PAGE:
5. Read the Let’s Encrypt terms of service. When done, press A if you agree. If you disagree, you cannot obtain a Let’s Encrypt certificate.
  6. Respond accordingly to the prompt to share your email address and to the warning about your IP address being logged.
  7. Let’s Encrypt now prompts you to verify that you own the domain specified. You do this by adding TXT records to the DNS records for your domain. A set of TXT record values are provided as shown in the following example:NoteLet’s Encrypt may provide a single or multiple TXT records that you must use for verification. In this example, we were provided with two TXT records to use for verification.TXT records for Let's Encrypt certificates.
  8. Keep the Lightsail browser-based SSH session open—you return to it later in this tutorial. Continue to the next section of this tutorial.

Add TXT records to your domain’s DNS zone in Lightsail

Adding a TXT record to your domain’s DNS zone verifies that you own the domain. For demonstration purposes, we use the Lightsail DNS zone. However, the steps might be similar for other DNS zones typically hosted by domain registrars.

Note

To learn more about how to create a Lightsail DNS zone for your domain, see Creating a DNS zone to manage your domain’s DNS records in Amazon Lightsail.

  1. On the Lightsail home page, choose the Networking tab.
  2. Under the DNS zones section of the page, choose the DNS Zone for the domain that you specified in the Certbot certificate request.
  3. In the DNS zone editor, choose Add record.DNS zone editor in the Lightsail console.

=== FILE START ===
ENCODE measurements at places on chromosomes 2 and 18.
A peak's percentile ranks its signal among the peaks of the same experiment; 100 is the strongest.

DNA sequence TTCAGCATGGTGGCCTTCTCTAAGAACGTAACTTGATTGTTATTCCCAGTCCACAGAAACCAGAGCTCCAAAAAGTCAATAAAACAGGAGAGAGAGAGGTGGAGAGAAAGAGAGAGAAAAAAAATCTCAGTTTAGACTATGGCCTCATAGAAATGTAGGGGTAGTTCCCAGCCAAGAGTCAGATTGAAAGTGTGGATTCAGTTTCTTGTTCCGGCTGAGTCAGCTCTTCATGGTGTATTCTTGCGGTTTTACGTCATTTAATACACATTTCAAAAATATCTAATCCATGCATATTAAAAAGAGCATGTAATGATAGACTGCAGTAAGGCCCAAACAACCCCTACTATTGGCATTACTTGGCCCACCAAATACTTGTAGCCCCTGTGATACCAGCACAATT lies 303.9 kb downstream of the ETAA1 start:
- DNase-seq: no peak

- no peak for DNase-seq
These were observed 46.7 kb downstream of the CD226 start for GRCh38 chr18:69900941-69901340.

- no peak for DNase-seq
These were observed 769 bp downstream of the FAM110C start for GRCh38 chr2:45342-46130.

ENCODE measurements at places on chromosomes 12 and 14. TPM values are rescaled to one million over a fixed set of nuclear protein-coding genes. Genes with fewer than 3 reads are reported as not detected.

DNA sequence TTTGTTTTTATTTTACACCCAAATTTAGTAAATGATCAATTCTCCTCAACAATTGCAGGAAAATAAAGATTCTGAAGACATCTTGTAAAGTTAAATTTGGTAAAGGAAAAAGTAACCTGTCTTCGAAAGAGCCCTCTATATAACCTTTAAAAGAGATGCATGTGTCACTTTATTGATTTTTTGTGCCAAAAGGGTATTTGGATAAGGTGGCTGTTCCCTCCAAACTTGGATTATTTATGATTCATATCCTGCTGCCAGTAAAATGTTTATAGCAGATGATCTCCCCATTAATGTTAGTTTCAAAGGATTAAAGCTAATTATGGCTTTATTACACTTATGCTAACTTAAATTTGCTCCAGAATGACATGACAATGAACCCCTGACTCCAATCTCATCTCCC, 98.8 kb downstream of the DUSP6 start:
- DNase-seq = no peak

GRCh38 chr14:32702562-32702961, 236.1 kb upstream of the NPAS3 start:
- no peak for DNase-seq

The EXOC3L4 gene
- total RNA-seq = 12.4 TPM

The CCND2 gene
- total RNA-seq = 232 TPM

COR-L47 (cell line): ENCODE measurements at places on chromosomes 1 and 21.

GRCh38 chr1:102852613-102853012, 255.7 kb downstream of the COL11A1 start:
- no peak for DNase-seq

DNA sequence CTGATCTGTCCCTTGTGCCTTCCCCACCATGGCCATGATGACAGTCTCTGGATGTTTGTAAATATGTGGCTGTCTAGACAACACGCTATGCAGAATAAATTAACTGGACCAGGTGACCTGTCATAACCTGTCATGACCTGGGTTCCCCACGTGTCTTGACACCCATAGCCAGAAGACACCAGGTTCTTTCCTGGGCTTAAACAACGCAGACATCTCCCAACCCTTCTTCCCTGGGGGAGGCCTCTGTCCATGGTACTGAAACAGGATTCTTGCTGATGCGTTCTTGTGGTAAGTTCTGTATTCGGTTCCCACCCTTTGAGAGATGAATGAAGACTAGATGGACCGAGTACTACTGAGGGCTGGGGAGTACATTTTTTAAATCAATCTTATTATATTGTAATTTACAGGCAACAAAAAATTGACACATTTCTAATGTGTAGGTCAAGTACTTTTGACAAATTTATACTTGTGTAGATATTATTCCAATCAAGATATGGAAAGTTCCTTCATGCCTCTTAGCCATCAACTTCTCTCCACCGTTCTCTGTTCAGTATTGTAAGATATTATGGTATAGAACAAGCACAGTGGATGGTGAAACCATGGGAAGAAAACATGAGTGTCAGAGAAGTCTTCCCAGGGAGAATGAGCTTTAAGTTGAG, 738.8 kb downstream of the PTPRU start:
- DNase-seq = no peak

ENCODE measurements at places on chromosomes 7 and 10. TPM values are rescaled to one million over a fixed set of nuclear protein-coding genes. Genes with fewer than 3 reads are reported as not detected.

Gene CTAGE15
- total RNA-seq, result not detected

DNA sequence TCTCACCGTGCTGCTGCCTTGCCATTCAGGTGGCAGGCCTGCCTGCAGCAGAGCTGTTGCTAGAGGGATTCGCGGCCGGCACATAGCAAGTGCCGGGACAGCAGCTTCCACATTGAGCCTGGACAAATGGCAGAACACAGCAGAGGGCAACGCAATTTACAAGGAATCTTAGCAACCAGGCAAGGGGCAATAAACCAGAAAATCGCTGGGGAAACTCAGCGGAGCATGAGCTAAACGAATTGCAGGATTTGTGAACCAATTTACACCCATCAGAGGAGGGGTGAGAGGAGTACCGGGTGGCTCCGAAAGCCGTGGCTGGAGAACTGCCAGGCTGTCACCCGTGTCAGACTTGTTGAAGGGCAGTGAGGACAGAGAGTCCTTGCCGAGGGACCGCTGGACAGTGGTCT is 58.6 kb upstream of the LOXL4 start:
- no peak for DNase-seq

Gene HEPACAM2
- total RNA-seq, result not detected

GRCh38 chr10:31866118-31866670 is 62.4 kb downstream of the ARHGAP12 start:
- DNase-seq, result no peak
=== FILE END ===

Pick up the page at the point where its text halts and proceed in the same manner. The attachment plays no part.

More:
4. In the record type drop-down menu, choose TXT record.
  5. Enter the values specified by the Let’s Encrypt certificate request into the Subdomain and Responds with fields as shown in the following screenshot.TXT records in the Lightsail DNS zone editor.
  6. Choose the Save icon.
  7. Repeat steps 3 through 6 to add the second set of TXT records specified by the Let’s Encrypt certificate request.
  8. Keep the Lightsail console browser window open—you return to it later in this tutorial. Continue to the next section of this tutorial.

Confirm that the TXT records have ropagated

Use the MxToolbox utility to confirm that the TXT records have propagated to the internet’s DNS. DNS record propagation might take a while depending on your DNS hosting provider, and the configured time to live (TTL) for your DNS records. It is important that you complete this step, and confirm that your TXT records have propagated, before continuing your Certbot certificate request. Otherwise, your certificate request fails.

Open a new browser window and go to https://mxtoolbox.com/TXTLookup.aspx.